Duane Simolke, writer and humorist offers up reviews of the book Mission Child by Maureen F. McHugh and of the film (dvd format) of Dirk Shafter's "Circuit"

Simolke is the author of several works of fiction and non-fiction, including his best-selling Acorn Stories  (humor of a West-Texas variety, with true drama and surprise as only he can deliver) and Degranon (a science fiction vision of a world turned upside down by a miracle drug).

MissionChildMission Child

by Maureen F. McHugh

384 pages
Publisher: Eos; (November 9, 1999)
 ASIN: 0380791226
(limited availability)

A colonized world develops a unique identity and culture. Years later, one of its citizens develops a unique identity as well, adapting to her culture by taking on the identity of a man. Soon, she finds that her gender-blurring actually appeals to her in ways beyond what her situation demands of her.

I love Mission Child as much as McHugh’s more popular novel China Mountain Zhang, which received the James Tiptree, Jr. Memorial Award, the Lambda Literary Award, and the Locus Award for Best First Novel.

McHugh is a great writer who can involve readers in any scene, regardless of how much or how little action that scene contains. The language seems descriptive to an extreme, but she still manages to tie those descriptions into the thoughts and feelings of the characters.

Before reading her work, I read reviews that included complaints about her supposedly not focusing on plot. Readers can find countless formulaic, plot-driven science fiction and fantasy novels, but they won’t find many original and evocative writers of McHugh’s caliber.

McHugh’s other novels include Nekropolis and Half the Day Is Night.


Duane Simolke

Author of the West Texas fiction collection The Acorn Stories and the science fiction adventure Degranon. Editor and co-author of The Acorn Gathering: Writers Uniting Against Cancer.


DVD, $19.99

Directed by Dirk Shafter

Director Dirk Shafter offers a beautiful, glossy nightmare, with a dazzling soundtrack and wild camera angles. When John, played with perfect innocence and occasional disgust by Jonathan Wade-Drahos, suffers a gay-bashing at the hands of the very police force he serves on, he decides to move to L.A. and spend time with his gay cousin, Tad. Driving down the streets of L.A. and seeing openly gay men holding hands in public makes John smile. But then, when he arrives at Tad's house, he receives his first glimpses of a party scene that can destroy relationships and lives. Despite his attempts to the contrary, John soon
becomes caught up in the drug culture of Circuits-huge weekend parties for gay men. Besides making an incredible amount of money for the organizers, these events often provide a setting for drug trafficking, often leading to unsafe sex. Considering that the events cater strictly to gay men, all of that leads to the spread of HIV. As one character ironically points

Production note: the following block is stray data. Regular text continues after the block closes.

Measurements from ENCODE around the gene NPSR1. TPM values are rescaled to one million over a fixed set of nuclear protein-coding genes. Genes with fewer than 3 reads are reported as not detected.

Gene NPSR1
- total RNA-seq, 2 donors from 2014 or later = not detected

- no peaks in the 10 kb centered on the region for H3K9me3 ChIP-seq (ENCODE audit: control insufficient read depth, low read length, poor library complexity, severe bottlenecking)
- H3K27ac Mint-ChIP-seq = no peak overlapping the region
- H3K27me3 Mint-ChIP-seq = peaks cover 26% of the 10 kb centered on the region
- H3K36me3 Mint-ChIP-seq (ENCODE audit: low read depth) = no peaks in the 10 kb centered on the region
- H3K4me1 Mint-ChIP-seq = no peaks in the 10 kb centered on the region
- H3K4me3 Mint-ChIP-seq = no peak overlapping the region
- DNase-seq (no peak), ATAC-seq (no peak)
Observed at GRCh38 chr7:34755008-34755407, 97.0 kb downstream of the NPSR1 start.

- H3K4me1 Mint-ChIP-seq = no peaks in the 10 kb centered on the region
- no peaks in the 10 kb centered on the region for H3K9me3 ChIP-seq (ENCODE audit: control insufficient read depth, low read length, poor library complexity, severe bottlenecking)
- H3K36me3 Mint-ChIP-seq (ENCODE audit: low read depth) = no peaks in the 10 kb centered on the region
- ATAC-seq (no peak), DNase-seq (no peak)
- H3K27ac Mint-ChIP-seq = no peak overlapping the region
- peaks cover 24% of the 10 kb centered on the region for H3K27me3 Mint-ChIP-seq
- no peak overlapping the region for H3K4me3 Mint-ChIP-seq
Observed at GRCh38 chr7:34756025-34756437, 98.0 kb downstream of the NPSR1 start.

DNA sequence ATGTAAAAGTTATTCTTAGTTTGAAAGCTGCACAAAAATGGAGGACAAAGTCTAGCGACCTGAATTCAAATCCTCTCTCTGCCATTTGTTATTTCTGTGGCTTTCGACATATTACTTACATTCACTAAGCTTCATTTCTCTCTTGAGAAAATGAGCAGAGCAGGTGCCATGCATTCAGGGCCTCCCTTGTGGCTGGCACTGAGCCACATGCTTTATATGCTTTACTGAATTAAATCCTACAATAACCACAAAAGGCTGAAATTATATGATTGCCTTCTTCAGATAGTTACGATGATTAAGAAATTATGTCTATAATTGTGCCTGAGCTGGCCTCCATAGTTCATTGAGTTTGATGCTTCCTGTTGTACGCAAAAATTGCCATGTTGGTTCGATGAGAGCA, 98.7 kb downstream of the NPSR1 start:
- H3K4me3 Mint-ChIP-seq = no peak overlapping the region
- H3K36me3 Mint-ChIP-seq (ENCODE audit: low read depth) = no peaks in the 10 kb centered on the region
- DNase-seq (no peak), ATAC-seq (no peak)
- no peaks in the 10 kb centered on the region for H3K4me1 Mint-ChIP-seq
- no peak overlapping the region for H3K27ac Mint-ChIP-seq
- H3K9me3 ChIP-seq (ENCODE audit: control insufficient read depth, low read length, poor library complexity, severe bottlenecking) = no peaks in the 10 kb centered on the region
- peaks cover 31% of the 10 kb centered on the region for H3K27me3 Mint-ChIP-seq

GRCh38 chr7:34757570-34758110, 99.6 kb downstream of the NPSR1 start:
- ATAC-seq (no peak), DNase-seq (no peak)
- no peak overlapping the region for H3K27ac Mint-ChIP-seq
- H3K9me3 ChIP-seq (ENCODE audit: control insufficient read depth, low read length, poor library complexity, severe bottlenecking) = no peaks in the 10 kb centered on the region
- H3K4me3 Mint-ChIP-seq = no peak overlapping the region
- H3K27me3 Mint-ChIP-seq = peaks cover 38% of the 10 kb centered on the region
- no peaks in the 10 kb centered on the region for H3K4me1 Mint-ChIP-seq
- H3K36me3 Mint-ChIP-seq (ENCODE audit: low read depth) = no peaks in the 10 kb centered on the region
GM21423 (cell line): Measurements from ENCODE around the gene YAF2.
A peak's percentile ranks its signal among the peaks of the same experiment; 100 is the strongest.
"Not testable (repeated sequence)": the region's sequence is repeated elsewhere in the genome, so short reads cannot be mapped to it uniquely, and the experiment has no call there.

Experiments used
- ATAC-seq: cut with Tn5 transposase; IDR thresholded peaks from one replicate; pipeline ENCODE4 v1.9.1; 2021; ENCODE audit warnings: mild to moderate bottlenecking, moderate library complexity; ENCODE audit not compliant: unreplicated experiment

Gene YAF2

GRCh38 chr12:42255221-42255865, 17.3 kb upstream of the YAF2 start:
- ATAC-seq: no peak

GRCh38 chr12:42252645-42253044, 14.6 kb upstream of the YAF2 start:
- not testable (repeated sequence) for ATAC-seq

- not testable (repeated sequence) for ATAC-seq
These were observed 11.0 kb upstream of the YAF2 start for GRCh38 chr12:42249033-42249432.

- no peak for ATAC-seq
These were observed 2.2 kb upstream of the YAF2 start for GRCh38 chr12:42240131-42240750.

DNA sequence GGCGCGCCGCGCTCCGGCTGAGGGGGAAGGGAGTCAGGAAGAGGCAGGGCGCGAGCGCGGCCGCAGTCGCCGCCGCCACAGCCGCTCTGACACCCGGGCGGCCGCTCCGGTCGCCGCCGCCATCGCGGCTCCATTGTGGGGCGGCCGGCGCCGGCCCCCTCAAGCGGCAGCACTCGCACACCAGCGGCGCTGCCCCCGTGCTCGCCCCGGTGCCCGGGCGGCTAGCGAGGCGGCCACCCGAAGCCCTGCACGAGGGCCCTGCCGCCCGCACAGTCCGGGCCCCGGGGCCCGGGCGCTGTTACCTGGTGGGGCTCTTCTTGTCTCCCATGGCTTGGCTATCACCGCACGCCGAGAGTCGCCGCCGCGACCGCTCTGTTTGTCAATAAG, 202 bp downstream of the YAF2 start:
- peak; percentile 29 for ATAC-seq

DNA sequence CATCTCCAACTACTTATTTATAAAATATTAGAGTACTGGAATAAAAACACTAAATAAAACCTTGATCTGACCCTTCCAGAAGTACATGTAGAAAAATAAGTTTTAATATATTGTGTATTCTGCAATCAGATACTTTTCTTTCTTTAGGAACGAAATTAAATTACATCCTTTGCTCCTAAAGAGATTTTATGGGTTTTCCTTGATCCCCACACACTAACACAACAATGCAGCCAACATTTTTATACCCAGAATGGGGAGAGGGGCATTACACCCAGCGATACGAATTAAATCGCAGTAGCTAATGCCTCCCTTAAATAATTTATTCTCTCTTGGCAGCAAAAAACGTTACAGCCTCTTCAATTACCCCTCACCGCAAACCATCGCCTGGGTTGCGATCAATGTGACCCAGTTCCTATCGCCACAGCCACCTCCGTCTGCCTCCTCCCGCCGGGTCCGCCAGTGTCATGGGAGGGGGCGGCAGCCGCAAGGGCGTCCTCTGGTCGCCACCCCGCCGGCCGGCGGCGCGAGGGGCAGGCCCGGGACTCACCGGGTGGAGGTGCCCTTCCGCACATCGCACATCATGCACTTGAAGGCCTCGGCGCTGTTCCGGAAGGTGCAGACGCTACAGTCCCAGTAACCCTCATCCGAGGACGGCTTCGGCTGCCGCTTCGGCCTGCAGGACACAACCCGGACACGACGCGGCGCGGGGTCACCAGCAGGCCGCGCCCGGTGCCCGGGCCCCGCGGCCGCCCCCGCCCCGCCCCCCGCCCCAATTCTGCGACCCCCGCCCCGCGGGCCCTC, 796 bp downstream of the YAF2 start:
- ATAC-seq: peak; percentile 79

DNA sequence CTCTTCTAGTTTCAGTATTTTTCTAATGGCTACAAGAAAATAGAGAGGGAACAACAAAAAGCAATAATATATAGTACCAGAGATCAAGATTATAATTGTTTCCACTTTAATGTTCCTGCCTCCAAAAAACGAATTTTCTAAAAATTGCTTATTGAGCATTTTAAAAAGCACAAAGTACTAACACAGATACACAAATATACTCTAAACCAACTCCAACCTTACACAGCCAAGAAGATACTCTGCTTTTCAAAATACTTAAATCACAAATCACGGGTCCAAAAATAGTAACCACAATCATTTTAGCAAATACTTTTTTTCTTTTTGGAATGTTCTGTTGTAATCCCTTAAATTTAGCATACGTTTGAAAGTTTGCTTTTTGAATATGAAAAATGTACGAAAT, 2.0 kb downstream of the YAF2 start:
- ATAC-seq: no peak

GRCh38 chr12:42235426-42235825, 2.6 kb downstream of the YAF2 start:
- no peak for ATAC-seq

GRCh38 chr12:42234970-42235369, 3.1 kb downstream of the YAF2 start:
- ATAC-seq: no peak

out, the events sometimes promote themselves as fund-raisers for AIDS, or as places where condoms and safe-sex messages make their way to the gay male community.

John has two tender, stabilizing relationships: one with his former girlfriend, and one with Tad's former boyfriend. Unfortunately, the less healthy relationships threaten to destroy him. While focusing on that plot, the movie also focuses on Tad's work as an amateur filmmaker who wants to make a documentary that exposes the dangers of the circuit scene. Even while filming interviews that show it at its worst,
Tad still sees the scene's appeals, and the surprisingly positive sides of it. Will the two men survive their party world? I won't give that away, but I will say that the movie raises valid questions about a real scene with real allure and real dangers.

The acting needs more emotion at places, but Dirk Shafer does a great job weaving his tale through the music and images that attract certain gay men to the circuit.

One complaint about the DVD-a "play all" option always helps when offering a long list of deleted scenes or other features; hitting the remote every few seconds can get tiresome, even for people who usually commit channel surfing. Repeated viewings of this movie shouldn't get tiresome, though. Shafer offers a controversial depiction of a segment of the gay male
community, one that will probably receive more recognition as we examine the impact of the circuit scene on a group that already lost way too many people to drugs and AIDS.

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